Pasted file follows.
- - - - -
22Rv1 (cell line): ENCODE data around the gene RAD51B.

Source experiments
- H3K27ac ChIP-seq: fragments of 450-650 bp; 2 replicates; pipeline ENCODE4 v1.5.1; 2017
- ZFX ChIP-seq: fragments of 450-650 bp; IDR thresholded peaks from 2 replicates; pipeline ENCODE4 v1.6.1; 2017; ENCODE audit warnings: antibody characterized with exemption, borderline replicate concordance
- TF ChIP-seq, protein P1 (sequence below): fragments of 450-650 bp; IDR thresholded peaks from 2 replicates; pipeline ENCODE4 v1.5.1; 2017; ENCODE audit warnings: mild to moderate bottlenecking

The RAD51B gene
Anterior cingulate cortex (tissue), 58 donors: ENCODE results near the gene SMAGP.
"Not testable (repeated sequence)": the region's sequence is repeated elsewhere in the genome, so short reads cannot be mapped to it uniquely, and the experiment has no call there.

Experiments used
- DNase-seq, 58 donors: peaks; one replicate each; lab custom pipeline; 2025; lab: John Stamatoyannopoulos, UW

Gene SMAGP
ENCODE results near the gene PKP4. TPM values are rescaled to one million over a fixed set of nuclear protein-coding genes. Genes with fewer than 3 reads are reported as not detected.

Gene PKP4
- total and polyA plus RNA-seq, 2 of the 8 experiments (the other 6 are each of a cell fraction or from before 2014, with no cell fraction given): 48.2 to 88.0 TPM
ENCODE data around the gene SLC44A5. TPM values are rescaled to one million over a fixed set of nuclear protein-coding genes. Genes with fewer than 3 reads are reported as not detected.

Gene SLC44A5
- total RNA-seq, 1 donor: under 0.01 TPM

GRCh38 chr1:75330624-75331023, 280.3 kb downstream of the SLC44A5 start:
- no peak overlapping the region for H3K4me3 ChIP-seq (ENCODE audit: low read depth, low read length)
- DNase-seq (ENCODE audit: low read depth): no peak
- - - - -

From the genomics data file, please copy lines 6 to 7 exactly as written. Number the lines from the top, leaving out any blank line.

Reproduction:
The RAD51B gene
Anterior cingulate cortex (tissue), 58 donors: ENCODE results near the gene SMAGP.